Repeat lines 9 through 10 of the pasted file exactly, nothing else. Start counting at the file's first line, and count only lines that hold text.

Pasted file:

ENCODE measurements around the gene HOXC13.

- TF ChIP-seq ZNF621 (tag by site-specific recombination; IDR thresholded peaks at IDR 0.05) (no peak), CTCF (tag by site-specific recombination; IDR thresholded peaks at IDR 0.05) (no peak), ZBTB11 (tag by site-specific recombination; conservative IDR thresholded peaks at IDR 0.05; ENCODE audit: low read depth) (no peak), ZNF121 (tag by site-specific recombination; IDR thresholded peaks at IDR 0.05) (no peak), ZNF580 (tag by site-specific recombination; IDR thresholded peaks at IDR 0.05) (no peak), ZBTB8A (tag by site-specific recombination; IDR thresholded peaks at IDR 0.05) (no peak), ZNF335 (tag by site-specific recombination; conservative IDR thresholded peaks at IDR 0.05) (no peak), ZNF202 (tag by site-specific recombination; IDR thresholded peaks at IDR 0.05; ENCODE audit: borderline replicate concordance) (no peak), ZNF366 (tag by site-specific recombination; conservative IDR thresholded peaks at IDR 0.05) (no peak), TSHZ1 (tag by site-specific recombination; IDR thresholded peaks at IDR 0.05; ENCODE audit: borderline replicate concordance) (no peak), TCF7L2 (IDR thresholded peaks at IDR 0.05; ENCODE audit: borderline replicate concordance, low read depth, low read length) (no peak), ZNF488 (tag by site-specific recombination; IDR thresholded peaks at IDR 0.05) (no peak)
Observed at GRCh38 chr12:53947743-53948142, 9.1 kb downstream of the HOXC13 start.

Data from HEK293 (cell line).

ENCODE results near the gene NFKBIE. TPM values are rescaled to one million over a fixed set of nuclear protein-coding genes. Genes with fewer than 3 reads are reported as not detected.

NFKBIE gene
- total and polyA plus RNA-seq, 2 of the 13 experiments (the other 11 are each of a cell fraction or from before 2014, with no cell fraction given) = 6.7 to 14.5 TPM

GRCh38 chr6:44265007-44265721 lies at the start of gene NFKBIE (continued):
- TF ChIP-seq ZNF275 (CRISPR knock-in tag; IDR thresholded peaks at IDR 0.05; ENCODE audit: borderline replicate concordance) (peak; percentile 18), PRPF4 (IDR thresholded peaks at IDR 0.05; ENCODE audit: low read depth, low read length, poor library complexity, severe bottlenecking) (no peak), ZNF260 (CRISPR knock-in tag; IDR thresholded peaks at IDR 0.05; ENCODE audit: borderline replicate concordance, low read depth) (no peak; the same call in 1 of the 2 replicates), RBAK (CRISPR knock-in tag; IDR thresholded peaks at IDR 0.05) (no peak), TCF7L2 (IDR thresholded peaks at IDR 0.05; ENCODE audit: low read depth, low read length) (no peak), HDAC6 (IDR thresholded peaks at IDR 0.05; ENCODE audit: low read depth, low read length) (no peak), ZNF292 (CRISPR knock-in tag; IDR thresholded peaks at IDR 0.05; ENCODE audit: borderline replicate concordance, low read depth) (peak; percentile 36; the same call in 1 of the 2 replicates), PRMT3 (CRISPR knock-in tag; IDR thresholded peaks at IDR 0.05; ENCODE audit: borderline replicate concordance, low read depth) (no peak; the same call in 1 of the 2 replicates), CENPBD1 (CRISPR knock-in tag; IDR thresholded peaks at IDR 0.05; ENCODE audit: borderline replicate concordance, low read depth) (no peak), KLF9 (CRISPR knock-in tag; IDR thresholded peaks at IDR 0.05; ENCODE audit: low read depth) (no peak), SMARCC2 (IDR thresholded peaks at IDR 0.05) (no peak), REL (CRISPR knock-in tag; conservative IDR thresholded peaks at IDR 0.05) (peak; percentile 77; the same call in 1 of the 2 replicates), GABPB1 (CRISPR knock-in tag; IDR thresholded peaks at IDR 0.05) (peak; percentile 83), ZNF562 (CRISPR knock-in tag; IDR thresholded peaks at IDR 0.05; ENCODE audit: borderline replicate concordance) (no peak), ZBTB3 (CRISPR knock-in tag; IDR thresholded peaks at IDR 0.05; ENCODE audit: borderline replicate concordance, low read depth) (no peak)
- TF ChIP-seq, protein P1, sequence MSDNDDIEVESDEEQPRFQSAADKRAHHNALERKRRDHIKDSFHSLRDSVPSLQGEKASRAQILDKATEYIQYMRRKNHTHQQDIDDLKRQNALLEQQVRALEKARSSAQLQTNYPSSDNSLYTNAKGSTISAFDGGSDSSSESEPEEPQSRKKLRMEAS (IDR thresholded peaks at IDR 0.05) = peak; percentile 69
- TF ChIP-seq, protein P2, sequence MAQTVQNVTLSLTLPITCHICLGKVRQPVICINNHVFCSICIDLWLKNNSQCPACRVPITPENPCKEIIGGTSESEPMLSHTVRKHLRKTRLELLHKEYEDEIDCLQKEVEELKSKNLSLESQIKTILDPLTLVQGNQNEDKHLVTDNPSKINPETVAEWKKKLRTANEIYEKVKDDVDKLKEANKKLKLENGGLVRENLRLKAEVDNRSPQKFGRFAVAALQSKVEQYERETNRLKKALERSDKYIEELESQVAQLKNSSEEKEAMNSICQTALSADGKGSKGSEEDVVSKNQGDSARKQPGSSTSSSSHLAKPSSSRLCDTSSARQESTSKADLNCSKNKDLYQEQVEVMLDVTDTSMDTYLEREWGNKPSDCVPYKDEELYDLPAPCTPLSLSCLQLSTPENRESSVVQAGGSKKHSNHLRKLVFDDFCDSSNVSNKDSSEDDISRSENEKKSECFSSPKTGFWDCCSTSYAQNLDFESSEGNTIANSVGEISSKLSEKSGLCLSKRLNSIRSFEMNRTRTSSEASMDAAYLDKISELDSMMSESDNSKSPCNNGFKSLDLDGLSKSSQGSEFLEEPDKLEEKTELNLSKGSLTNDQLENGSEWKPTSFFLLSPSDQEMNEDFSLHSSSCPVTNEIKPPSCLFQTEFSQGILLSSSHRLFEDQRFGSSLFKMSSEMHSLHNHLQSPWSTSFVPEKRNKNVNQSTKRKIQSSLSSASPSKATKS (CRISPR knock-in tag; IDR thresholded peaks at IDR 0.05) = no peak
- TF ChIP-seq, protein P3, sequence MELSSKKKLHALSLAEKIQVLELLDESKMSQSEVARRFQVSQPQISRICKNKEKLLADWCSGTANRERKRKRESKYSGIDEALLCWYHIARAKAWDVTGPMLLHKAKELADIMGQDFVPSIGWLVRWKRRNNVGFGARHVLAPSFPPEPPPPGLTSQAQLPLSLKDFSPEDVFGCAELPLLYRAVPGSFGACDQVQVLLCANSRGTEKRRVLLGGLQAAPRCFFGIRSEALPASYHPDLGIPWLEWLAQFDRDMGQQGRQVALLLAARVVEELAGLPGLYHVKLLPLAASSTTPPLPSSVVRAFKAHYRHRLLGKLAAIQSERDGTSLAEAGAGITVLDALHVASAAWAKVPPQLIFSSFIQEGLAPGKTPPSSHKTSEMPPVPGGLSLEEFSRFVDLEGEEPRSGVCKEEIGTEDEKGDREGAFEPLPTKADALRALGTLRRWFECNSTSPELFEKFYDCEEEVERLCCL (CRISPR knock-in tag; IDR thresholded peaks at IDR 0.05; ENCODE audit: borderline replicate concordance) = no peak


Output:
- TF ChIP-seq ZNF275 (CRISPR knock-in tag; IDR thresholded peaks at IDR 0.05; ENCODE audit: borderline replicate concordance) (peak; percentile 18), PRPF4 (IDR thresholded peaks at IDR 0.05; ENCODE audit: low read depth, low read length, poor library complexity, severe bottlenecking) (no peak), ZNF260 (CRISPR knock-in tag; IDR thresholded peaks at IDR 0.05; ENCODE audit: borderline replicate concordance, low read depth) (no peak; the same call in 1 of the 2 replicates), RBAK (CRISPR knock-in tag; IDR thresholded peaks at IDR 0.05) (no peak), TCF7L2 (IDR thresholded peaks at IDR 0.05; ENCODE audit: low read depth, low read length) (no peak), HDAC6 (IDR thresholded peaks at IDR 0.05; ENCODE audit: low read depth, low read length) (no peak), ZNF292 (CRISPR knock-in tag; IDR thresholded peaks at IDR 0.05; ENCODE audit: borderline replicate concordance, low read depth) (peak; percentile 36; the same call in 1 of the 2 replicates), PRMT3 (CRISPR knock-in tag; IDR thresholded peaks at IDR 0.05; ENCODE audit: borderline replicate concordance, low read depth) (no peak; the same call in 1 of the 2 replicates), CENPBD1 (CRISPR knock-in tag; IDR thresholded peaks at IDR 0.05; ENCODE audit: borderline replicate concordance, low read depth) (no peak), KLF9 (CRISPR knock-in tag; IDR thresholded peaks at IDR 0.05; ENCODE audit: low read depth) (no peak), SMARCC2 (IDR thresholded peaks at IDR 0.05) (no peak), REL (CRISPR knock-in tag; conservative IDR thresholded peaks at IDR 0.05) (peak; percentile 77; the same call in 1 of the 2 replicates), GABPB1 (CRISPR knock-in tag; IDR thresholded peaks at IDR 0.05) (peak; percentile 83), ZNF562 (CRISPR knock-in tag; IDR thresholded peaks at IDR 0.05; ENCODE audit: borderline replicate concordance) (no peak), ZBTB3 (CRISPR knock-in tag; IDR thresholded peaks at IDR 0.05; ENCODE audit: borderline replicate concordance, low read depth) (no peak)
- TF ChIP-seq, protein P1, sequence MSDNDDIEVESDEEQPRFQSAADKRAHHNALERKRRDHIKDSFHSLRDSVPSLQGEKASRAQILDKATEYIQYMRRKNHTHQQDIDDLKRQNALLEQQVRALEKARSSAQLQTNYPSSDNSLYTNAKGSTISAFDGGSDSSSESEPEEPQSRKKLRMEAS (IDR thresholded peaks at IDR 0.05) = peak; percentile 69